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February 8, 2005

Mary M. Schroeder: First woman to occupy Ninth Circuit Chief Judge’s spot speaks

Mary M. Schroeder, the first woman to be named chief judge of  the Ninth Circuit Court of Appeals, spoke on “Whatever Happened to Diversity?”  at a free public lecture on  February 16 at the Knight Law Center. 
 
“We have accomplished a great deal in diversity. I don’t think it’s as much a value as it once was,” Schroeder said. “We are not seeing women and minorities rising to the top levels of the legal profession as quickly as I would like.”

Read the February 17 Register-Guard story.
Read the February 10 Eugene Weekly interview.

Schroeder is in the middle of a seven-year term as chief judge of the nation’s largest judicial circuit, covering the western states, Alaska, Hawaii and the Pacific Islands. The Arizona native was appointed to the court in 1979 by President Jimmy Carter. Before that, she served on the Arizona Court of Appeals for four years and was the youngest woman appellate judge in America at the time.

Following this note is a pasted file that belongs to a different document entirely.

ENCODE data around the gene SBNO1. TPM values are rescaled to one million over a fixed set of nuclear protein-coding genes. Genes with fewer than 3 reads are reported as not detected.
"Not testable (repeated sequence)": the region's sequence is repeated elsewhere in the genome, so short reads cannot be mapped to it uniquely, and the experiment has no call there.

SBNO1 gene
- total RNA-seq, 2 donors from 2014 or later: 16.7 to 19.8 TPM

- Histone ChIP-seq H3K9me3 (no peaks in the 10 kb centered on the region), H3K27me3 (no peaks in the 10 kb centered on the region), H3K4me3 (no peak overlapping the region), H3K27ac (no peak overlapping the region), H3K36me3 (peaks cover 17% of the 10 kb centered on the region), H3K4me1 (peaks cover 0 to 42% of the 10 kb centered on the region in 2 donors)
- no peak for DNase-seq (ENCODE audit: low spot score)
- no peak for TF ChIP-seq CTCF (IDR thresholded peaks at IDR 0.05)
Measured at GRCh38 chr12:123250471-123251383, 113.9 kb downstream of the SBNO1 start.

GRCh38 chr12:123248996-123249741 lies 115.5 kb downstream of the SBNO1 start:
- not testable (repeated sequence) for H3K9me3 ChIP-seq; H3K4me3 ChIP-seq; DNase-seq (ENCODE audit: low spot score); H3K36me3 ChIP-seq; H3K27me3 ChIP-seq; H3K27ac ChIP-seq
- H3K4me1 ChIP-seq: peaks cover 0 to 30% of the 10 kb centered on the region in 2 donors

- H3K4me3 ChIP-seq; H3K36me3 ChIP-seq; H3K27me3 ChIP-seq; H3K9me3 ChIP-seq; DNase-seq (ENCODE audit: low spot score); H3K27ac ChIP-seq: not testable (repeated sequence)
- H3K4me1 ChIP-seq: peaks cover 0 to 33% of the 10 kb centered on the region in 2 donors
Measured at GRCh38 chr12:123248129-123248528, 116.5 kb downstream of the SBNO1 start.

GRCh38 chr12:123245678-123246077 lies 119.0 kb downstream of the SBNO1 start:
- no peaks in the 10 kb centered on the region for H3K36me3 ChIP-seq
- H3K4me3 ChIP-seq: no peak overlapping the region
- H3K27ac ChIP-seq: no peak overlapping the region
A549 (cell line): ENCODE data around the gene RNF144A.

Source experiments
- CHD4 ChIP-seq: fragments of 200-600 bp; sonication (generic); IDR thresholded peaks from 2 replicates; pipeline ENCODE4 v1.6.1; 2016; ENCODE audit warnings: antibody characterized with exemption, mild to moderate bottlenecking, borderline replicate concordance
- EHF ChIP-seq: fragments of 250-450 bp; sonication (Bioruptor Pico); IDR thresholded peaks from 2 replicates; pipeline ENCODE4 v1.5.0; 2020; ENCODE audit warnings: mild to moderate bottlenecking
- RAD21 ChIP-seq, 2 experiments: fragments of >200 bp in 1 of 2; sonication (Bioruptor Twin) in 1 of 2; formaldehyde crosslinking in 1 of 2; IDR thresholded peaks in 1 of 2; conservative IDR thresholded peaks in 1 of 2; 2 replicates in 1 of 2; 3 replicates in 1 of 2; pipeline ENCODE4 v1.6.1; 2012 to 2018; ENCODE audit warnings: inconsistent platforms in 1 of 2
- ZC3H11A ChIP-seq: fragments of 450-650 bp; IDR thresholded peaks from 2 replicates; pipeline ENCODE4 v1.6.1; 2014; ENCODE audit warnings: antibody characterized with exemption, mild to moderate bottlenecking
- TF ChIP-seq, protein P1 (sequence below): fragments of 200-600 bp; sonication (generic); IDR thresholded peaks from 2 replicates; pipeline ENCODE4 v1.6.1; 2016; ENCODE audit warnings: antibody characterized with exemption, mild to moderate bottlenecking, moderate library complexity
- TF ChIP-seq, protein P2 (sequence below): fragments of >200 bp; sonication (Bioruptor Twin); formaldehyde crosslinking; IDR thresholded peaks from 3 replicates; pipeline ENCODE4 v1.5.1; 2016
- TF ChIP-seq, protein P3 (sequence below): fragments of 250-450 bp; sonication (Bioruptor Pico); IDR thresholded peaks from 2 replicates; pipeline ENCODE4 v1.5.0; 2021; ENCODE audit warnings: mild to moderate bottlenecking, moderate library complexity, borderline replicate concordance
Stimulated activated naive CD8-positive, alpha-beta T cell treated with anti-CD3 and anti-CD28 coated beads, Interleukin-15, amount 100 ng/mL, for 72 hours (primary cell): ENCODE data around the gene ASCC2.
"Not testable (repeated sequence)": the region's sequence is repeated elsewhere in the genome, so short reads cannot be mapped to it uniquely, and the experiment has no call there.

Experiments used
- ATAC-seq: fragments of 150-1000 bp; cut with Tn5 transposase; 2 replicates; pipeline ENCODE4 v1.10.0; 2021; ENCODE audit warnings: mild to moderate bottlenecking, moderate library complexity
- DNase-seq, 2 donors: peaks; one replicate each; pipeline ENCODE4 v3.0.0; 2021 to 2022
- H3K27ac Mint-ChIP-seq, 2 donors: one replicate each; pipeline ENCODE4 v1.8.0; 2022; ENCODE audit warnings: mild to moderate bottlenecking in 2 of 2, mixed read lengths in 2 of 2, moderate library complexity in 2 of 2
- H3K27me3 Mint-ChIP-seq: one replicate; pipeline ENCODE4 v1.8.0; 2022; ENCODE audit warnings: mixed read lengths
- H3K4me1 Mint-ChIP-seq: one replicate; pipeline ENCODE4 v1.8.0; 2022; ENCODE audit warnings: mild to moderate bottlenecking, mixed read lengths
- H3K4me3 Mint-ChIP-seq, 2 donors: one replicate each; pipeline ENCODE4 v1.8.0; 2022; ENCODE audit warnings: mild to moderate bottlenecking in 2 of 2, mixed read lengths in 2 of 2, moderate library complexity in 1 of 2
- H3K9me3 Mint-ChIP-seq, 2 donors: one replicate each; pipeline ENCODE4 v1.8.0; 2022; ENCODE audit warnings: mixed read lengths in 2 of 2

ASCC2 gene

She has been a pathbreaker during her entire career. In the 1960s, she was one of only six women in her law school class at the University of Chicago. In the summers, she was unable to find a position as a law clerk because of her sex. She had endless interviews, but no offers, when she began a search for her first job after her graduation in 1965. She moved to Arizona with her husband at a time when no woman lawyer in that state had ever been employed by a major law firm.  Nonetheless, she became a partner at Lewis and Roca, one of Arizona’s largest firms. While still working as an attorney, she chaired the committee that drafted and secured passage of the state’s first civil rights law.

As a member of the Ninth Circuit Court, Judge Schroeder has established a record as a prolific writer and scholar. Among her noteworthy cases is Hirabayashi v. United States, which held in 1987 that the World War II Japanese internment was unconstitutional. Schroeder wrote in her opinion that the order to remove people of Japanese ancestry from the West Coast “caused needless suffering and shame for thousands of American citizens.”

Schroeder’s visit to the UO is sponsored by the students of the Women’s Law Forum, an organization committed to increasing awareness of women’s issues and promoting equality and fair treatment of women.

Jan. 17, 2005: PBS NEWSHOUR Profiles the Ninth Circuit

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